by Charlie Leck
All of us have heard about former President Dwight David Eisenhower’s warning about a military-industrial complex in the United States. He issued the warning in 1961, in his final speech as President. It was his farewell to the American people. He spoke on national television from the oval office. The speech lasted less than 10 minutes. Eisenhower, not normally a powerful speaker, poured his heart and soul into the speech. I was a young man in my first year of college. I remember watching the speech in the student union. Several professors watched with us.
A vital element in keeping the peace is our military establishment. Our arms must be mighty, ready for instant action, so that no potential aggressor may be tempted to risk his own destruction.
Our military organization today bears little relation to that known by any of my predecessors in peace time, or indeed by the fighting men of World War II or Korea.
Until the latest of our world conflicts, the United States had no armaments industry. American makers of plowshares could, with time and as required, make swords as well. But now we can no longer risk emergency improvisation of national defense, we have been compelled to create a permanent armaments industry of vast proportions. Added to this, three and a half million men and women are directly engaged in the defense establishment. We annually spend on military security more than the net income of all United States corporations.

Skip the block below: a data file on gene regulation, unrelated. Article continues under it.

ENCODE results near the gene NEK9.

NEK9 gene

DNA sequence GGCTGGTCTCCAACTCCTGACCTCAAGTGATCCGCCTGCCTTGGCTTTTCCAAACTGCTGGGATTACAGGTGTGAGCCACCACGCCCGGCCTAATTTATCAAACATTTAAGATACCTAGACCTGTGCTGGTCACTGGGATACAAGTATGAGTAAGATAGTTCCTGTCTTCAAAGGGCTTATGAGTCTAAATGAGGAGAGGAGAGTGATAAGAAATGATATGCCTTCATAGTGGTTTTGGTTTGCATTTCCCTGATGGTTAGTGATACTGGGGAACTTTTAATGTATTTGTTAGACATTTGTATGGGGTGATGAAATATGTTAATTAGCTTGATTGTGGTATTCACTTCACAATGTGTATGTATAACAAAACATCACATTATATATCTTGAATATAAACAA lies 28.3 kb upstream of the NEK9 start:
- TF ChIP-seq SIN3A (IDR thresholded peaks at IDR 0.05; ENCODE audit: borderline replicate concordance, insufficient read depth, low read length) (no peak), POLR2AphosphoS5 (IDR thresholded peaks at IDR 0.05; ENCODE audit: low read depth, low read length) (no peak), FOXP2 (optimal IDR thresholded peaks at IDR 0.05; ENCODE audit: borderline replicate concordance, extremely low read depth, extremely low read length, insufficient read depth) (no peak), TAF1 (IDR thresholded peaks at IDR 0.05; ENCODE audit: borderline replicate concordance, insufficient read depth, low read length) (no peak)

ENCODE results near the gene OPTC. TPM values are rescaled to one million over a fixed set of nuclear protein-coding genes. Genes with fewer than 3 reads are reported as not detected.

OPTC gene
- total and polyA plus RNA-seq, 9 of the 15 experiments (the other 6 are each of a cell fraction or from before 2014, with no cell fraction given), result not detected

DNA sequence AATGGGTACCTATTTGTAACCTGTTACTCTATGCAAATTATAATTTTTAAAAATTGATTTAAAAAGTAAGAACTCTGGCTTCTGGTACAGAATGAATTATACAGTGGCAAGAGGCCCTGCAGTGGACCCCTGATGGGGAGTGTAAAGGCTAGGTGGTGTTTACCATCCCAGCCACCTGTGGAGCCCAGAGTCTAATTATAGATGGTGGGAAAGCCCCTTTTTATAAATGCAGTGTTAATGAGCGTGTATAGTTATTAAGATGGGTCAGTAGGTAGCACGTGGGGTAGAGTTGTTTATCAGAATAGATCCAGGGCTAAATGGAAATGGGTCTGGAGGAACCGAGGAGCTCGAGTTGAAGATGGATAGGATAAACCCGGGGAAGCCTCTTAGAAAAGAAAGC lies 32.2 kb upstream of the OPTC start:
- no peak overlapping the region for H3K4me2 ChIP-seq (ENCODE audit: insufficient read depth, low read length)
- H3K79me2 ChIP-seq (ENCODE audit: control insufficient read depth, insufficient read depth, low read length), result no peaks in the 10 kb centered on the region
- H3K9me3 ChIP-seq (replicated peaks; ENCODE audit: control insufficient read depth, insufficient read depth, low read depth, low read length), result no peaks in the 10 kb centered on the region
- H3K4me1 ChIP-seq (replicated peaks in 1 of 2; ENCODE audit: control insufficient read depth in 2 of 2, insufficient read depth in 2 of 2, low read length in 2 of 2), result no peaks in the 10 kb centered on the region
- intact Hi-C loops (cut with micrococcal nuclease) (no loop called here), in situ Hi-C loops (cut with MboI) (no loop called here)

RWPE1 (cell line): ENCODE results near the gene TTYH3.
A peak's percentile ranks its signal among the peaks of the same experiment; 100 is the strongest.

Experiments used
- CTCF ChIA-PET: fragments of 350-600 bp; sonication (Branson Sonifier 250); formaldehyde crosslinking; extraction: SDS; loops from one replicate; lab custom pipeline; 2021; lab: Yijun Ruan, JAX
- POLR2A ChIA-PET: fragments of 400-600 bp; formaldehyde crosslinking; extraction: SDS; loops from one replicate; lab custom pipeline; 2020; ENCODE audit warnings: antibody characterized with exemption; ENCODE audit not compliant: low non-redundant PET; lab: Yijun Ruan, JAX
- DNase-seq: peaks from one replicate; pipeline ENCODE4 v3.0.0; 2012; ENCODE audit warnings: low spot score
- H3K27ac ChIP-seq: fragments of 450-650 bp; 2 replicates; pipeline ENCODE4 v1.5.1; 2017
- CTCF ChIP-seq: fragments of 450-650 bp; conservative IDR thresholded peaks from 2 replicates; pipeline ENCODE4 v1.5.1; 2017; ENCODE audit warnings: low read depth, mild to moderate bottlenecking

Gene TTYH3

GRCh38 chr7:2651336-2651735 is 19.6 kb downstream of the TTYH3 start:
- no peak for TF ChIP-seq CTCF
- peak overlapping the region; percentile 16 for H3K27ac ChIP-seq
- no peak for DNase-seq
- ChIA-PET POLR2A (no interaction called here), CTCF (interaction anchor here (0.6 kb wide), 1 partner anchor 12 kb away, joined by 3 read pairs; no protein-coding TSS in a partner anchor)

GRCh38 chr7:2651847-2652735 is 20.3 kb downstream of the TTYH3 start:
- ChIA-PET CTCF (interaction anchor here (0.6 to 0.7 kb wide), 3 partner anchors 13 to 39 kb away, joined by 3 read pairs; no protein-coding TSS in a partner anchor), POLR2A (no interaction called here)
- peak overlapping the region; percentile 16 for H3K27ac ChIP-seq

This conjunction of an immense military establishment and a large arms industry is new in the American experience. The total influence – economic, political, and even spiritual – is felt in every city, every state house, every office of the Federal government. We recognize the imperative need for this development. Yet, we must not fail to comprehend its grave implications. Our toil, resources and livelihood are all involved; so is the very structure of our society.
In the councils of government, we must guard against the acquisition of unwarranted influence, whether sought or unsought, by the military-industrial complex. The potential for the disastrous rise of misplaced power exists and will persist. We must never let the weight of this combination endanger our liberties or democratic processes. We should take nothing for granted. Only an alert and knowledgeable citizenry can compel the proper meshing of huge industrial and military machinery of defense with our peaceful methods and goals, so that security and liberty may prosper together.